16 February 2009

Kids and the Louvre: a survival guide

The Louvre, or any other major museum (the Metropolitan Museum of Art in New York, the British Museum etc.) need special thought when taking the kids.

These places are packed. Packed with people, and packed with things to see. The crowd in front of the Mona Lisa is ridiculously large all the time, and overwhelming for adults let alone the children.

Before you travel, visit the website for any of these museums, and identify all of the exhibits that you really want to see. The websites usually have floorplans, so use them to map out the location of these exhibits. There are often online "collection highlights" guides so you can see what the best exhibits are - particularly useful if you know nothing about the museum before you go.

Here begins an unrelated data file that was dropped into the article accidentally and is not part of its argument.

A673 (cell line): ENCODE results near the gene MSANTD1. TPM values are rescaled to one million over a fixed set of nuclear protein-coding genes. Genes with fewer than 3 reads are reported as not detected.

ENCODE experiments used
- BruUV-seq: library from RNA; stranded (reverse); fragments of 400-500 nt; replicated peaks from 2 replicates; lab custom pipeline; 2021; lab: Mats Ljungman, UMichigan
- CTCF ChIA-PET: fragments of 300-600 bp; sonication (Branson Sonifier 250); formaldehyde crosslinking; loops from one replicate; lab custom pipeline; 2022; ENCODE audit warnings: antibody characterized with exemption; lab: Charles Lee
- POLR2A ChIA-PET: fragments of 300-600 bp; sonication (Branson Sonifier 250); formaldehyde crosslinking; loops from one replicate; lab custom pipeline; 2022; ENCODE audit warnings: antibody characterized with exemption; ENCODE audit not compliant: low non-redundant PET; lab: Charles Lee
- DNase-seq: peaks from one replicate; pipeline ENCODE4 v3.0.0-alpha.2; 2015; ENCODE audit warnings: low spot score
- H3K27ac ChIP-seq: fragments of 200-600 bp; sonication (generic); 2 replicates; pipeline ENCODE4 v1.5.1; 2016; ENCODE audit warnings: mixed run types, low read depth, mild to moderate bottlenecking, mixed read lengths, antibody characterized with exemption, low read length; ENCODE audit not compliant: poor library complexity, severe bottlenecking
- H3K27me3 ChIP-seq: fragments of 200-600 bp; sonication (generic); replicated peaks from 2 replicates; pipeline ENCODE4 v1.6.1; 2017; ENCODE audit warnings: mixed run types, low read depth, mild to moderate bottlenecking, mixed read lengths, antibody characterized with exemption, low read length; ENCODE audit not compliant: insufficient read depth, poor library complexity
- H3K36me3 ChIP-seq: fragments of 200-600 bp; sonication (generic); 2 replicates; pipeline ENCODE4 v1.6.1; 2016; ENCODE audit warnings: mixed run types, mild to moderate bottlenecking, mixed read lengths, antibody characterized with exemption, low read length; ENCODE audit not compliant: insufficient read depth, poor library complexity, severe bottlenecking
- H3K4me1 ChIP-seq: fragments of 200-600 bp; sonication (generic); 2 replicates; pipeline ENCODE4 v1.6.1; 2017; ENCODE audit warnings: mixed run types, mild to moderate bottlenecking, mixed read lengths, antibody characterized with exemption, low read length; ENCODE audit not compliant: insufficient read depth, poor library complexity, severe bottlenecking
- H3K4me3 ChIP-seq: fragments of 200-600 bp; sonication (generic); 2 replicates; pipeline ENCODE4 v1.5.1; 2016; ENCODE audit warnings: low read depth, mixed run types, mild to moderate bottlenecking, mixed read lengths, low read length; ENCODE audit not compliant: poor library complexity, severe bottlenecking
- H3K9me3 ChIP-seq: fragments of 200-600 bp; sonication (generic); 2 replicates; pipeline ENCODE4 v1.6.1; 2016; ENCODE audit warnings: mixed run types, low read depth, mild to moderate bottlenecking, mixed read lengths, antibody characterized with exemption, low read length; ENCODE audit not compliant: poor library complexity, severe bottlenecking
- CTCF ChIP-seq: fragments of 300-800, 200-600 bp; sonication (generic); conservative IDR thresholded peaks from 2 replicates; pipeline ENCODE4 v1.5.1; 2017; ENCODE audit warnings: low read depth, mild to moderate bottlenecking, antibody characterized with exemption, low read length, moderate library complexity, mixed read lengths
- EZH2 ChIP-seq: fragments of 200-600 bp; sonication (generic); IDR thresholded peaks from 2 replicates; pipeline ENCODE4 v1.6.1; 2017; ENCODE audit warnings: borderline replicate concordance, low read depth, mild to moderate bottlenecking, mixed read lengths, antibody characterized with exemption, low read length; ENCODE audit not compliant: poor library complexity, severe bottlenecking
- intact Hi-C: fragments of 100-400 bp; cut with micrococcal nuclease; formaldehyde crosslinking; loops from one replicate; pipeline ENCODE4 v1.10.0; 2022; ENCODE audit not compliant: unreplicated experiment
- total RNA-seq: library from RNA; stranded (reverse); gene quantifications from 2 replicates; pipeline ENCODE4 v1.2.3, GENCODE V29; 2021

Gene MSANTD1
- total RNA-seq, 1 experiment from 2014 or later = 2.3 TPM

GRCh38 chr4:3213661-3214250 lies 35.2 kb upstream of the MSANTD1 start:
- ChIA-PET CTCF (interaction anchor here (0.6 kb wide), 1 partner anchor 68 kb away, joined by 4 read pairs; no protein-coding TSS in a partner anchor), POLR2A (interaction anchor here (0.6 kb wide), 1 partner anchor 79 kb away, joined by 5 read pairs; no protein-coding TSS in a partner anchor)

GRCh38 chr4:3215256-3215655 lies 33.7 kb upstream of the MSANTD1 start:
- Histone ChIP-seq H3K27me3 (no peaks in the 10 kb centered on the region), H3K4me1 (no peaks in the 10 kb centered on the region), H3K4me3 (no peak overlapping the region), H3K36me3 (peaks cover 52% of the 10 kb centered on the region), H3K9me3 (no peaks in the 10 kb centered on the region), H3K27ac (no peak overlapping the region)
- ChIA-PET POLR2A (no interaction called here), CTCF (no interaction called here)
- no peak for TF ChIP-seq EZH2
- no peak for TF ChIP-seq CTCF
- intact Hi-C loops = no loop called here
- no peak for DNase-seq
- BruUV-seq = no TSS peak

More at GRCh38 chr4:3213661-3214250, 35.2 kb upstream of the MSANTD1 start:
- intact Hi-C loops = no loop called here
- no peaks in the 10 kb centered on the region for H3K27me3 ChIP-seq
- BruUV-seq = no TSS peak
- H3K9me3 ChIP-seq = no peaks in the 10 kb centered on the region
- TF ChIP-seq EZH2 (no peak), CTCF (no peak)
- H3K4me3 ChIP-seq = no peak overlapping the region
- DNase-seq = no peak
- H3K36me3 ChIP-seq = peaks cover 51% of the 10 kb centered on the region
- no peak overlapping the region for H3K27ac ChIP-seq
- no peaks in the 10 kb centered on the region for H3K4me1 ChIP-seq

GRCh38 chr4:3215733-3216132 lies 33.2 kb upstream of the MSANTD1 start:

Aim to see the exhibits on your list, but keep an eye on the ones you pass on the way. These will be bonuses you can add to your experience. We had a very small 'hit list' for the Louvre, despite being art-aware: the Mona Lisa (a bit cliche, I know, but it was our first visit), the two Slaves by Michelangelo, and the Nike of Samothrace were the top three. Connecting them, however, we discovered the Coptic Gallery, the Greek red- and black-figure vases, ancient sculptures, and European painting from the Renaissance. 

The Louvre contains many other glorious exhibits worthy of further exploration, but we saw those things most important to us, got in a few bonuses, and got out with no complaining from the kids.

A similar technique worked well at the Metropolitan Museum of Art in New York, but we failed to use it at the Natural History Museum and boy did I pay for it with the whingeing...

Wandering aimlessly, especially with kids, is a certain path to mental instability. It might start out as fun, but it won't end that way.

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